4 Tips for Preparing Your Child to Face the Classroom Environment

24 September 2019
 Categories: , Blog

As your child prepares to attend kindergarten, one thing they might struggle with is how to develop proper classroom etiquette. Some kids adapt quickly, while others may take time to get used to all the rules that their teacher has put in place.

You can give your child a head start in classroom etiquette by practising similar rules at home. Here are 5 tips that can help your child gradually adapt to kindergarten classroom sessions.

1. Get your child used to following rules

By the time your child has reached kindergarten age, they should already know how to follow basic rules. However, the classroom environment typically has more expectations that children need to learn. From staying put to treating other kids with respect, it can sometimes be overwhelming for children to adjust almost immediately.

Start by setting rules that your child should follow in their room or at the dinner table. For example, you may decide that your child shouldn't move around while eating. This is a useful rule that will help them learn how to sit still in the classroom.

Another idea is having your child spend 30–45 minutes working on a specific task. By simulating the kindergarten environment at home, your child will have an easier time adapting when the real experience comes along.    

2. Use yourself as an example that your kids can follow

Children learn best from observation. You can further strengthen your intended message by also doing what you would like your child to do. For example, if you'd like them to sit still when eating, do the same so they can learn from observation. The same goes with working on a specific task without moving around unnecessarily.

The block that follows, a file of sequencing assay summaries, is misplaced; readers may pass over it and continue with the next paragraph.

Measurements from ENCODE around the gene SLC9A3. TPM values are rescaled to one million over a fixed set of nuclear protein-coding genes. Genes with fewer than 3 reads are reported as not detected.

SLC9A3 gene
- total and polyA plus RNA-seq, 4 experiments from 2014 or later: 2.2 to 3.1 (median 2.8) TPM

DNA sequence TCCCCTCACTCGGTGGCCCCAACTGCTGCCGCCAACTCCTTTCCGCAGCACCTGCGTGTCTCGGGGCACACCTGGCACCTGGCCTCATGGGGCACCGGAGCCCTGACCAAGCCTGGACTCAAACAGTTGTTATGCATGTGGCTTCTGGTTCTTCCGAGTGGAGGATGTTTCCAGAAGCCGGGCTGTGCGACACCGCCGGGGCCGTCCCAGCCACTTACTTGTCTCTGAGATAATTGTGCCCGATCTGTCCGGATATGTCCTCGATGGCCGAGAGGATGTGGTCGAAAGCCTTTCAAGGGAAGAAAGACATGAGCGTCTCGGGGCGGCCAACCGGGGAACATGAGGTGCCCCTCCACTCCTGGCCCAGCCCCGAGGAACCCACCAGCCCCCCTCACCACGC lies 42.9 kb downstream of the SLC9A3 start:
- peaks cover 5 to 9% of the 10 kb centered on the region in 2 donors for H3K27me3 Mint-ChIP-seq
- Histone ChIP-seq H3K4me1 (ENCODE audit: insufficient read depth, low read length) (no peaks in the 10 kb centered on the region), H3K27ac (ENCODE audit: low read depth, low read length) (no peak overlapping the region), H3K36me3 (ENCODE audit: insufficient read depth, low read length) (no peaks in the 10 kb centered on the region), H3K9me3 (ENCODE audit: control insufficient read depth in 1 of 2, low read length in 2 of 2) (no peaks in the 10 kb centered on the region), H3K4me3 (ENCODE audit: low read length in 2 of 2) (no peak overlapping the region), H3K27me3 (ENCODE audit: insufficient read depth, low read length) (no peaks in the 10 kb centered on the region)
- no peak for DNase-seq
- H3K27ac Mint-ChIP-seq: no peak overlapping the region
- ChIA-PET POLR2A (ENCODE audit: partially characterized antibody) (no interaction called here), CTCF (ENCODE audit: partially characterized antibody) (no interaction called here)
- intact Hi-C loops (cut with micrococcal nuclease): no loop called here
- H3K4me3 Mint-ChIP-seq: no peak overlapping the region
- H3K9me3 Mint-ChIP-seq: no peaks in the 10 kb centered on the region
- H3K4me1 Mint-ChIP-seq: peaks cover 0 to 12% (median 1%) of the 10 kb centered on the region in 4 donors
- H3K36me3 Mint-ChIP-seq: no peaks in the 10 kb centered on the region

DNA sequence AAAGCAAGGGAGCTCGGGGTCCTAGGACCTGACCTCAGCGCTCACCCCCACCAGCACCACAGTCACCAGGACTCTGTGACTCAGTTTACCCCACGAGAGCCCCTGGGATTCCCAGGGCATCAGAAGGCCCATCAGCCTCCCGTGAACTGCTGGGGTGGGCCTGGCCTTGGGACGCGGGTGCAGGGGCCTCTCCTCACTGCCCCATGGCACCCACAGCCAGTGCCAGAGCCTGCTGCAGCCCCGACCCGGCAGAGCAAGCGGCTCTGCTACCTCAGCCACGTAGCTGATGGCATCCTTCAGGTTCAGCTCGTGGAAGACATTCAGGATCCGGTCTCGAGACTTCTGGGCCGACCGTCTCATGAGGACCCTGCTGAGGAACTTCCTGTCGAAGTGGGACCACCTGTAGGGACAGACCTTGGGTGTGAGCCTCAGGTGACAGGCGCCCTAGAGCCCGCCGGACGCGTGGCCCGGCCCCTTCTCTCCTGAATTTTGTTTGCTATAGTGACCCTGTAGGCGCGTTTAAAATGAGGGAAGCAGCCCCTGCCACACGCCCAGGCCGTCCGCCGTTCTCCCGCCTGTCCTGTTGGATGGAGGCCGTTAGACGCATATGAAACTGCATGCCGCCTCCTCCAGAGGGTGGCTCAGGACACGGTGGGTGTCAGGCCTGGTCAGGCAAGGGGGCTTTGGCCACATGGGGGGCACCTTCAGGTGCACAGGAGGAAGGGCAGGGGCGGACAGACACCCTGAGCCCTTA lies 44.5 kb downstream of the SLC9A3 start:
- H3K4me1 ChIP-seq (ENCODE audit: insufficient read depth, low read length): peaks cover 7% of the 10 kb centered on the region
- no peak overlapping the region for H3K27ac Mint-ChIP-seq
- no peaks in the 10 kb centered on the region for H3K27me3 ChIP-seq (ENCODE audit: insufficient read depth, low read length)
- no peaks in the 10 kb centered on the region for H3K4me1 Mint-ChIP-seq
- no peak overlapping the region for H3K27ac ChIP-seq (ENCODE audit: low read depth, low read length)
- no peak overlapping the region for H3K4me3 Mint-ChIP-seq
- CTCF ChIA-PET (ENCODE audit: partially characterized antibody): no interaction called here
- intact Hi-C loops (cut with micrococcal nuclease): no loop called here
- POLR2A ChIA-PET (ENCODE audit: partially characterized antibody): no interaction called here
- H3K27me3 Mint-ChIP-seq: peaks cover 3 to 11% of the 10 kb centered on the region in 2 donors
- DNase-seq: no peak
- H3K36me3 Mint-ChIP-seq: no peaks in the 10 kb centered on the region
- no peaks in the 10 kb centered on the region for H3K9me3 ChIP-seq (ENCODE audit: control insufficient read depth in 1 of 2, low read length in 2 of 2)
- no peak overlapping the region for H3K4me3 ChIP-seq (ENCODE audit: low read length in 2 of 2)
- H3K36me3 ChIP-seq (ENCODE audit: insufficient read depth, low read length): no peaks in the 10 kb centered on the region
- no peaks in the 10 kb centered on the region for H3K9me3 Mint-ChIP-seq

3. Add visuals to your child's room

In addition to the rules that you've developed, also consider adding visual cues that your child can follow. For example, pictures of other children learning in class may motivate your child to gain interest in the kindergarten environment.

You may also develop your list of guidelines in the form of pictures and drawings that appear more attractive to your child's eyes. 

4. Create a predictable routine

If your child is used to doing anything he or she wants at any time of the day, you should be prepared to change this habit well in advance of kindergarten. Consider setting a predictable timetable that closely resembles what they'll encounter at school. For example, have a fixed wake-up time, reading time, mealtime and sleeping time. Reward compliance with  this timetable and don't hesitate to punish bad behaviour.

Reach out to child care and kindergarten professionals for more tips.